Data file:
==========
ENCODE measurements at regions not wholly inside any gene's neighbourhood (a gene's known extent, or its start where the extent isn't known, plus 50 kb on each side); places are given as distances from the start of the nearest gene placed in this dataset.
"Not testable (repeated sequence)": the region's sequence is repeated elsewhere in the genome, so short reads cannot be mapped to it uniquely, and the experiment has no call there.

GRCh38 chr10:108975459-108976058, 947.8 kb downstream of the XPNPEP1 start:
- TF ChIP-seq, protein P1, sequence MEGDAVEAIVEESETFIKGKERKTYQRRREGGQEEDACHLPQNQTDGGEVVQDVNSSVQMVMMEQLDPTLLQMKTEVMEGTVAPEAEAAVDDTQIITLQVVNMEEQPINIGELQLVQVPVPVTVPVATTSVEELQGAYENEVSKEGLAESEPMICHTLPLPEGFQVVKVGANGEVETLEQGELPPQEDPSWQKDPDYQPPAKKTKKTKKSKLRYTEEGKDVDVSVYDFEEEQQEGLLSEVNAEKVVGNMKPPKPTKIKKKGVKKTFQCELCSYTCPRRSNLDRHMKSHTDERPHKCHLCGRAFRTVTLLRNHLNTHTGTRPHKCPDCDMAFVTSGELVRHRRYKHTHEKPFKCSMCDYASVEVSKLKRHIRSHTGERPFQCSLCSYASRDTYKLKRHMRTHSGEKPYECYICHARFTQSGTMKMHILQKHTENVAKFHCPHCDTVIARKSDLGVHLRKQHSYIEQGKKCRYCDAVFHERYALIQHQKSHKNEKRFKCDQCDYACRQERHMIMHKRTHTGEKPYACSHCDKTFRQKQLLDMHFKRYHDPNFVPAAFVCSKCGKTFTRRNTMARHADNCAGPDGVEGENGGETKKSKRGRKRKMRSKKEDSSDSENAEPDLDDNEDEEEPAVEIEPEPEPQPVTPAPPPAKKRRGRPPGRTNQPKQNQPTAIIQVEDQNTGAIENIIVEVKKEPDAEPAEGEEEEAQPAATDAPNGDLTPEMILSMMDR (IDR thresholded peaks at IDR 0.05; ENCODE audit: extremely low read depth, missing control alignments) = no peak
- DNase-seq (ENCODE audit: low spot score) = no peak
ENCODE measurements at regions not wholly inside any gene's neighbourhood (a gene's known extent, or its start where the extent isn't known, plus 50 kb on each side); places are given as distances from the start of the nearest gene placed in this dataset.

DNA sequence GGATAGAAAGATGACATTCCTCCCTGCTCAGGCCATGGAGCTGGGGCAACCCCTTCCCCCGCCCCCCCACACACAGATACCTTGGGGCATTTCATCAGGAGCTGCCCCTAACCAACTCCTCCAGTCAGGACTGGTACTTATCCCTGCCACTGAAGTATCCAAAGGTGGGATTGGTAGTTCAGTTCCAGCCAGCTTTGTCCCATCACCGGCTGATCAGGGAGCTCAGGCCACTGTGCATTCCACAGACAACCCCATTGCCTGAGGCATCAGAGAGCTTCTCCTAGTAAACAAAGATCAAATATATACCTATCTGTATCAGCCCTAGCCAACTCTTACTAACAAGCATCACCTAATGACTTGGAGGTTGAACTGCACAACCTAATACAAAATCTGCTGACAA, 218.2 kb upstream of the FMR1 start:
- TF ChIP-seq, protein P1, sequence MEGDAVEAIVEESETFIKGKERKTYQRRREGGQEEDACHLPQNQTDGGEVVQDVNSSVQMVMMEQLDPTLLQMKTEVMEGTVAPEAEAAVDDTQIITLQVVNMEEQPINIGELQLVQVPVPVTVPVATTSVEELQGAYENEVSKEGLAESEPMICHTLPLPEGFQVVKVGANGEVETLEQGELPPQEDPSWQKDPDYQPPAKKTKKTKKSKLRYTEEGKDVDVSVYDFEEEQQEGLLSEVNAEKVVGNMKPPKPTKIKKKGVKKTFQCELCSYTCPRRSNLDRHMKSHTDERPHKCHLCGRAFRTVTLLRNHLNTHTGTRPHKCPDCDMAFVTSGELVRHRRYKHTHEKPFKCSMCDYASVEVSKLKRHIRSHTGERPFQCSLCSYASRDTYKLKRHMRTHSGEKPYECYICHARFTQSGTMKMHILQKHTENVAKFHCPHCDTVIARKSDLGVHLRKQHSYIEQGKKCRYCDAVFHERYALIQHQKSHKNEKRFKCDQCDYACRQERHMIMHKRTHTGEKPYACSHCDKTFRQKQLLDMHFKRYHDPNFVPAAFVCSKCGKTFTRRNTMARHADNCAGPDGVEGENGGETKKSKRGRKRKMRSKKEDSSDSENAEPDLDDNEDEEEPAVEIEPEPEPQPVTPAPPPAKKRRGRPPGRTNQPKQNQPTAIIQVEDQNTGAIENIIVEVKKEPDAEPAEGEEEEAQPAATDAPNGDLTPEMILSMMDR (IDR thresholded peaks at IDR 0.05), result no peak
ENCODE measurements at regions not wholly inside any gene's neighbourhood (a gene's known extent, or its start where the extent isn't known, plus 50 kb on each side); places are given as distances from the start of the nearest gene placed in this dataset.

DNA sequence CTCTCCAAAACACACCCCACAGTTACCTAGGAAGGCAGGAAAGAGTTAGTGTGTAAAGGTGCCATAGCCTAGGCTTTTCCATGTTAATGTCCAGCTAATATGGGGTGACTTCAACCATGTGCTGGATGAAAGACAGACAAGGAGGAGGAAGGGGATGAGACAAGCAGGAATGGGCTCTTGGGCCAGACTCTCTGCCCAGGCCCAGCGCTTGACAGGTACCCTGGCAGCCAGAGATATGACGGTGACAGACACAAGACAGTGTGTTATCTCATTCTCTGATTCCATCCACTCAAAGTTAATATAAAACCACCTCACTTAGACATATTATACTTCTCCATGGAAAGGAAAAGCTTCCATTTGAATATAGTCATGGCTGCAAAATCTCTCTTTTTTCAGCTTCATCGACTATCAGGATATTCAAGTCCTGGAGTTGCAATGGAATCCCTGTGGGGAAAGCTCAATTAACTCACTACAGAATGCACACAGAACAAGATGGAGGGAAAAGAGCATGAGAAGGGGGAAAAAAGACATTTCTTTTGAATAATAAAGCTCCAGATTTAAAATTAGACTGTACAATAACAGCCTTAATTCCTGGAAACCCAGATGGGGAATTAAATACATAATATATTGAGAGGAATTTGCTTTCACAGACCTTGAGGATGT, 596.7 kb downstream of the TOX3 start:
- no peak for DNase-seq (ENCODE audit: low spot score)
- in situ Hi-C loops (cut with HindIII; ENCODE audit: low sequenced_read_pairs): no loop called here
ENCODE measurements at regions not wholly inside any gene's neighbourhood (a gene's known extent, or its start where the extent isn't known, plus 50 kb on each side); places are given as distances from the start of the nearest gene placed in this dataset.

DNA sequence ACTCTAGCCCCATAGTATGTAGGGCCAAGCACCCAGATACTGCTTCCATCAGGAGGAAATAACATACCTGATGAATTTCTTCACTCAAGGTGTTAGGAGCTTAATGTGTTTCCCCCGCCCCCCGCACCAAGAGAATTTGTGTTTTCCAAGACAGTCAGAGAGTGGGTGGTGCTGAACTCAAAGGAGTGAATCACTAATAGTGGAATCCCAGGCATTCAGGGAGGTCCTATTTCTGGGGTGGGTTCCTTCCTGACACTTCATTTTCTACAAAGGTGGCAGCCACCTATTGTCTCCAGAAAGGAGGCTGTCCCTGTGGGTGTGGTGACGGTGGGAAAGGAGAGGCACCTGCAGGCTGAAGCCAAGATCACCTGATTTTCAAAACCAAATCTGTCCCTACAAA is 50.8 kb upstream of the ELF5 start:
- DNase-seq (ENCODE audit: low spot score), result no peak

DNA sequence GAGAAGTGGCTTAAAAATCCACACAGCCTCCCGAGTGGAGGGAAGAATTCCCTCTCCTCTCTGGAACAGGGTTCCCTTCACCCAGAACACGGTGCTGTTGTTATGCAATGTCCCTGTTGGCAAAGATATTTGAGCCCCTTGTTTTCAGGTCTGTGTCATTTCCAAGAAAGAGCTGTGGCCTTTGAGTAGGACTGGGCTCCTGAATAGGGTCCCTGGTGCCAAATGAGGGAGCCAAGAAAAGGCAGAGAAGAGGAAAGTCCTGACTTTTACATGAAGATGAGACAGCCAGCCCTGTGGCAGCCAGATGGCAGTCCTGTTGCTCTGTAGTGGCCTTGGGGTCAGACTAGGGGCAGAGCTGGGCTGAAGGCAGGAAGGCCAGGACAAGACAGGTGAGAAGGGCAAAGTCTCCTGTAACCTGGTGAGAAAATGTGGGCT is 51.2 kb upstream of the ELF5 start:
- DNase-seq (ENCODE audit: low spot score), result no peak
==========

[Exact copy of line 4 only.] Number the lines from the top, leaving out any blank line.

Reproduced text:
- TF ChIP-seq, protein P1, sequence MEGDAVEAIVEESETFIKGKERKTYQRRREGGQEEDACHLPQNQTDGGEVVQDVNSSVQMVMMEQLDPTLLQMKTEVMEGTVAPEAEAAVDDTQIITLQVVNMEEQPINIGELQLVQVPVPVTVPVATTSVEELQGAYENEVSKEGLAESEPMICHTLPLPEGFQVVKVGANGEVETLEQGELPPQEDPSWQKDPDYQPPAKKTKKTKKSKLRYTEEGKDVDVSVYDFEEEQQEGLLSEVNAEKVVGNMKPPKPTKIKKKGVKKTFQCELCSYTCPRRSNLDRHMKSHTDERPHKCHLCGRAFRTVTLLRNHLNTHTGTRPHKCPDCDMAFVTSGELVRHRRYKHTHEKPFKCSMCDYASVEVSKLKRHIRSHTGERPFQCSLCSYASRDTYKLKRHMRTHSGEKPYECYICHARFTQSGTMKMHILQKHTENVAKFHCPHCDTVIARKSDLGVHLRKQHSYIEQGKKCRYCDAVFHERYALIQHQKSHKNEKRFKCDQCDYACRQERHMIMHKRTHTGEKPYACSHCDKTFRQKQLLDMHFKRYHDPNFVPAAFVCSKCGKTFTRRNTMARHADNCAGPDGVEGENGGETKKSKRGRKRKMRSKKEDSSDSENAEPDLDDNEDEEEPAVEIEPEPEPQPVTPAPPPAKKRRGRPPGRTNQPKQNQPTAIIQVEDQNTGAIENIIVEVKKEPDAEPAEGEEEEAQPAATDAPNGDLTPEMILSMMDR (IDR thresholded peaks at IDR 0.05; ENCODE audit: extremely low read depth, missing control alignments) = no peak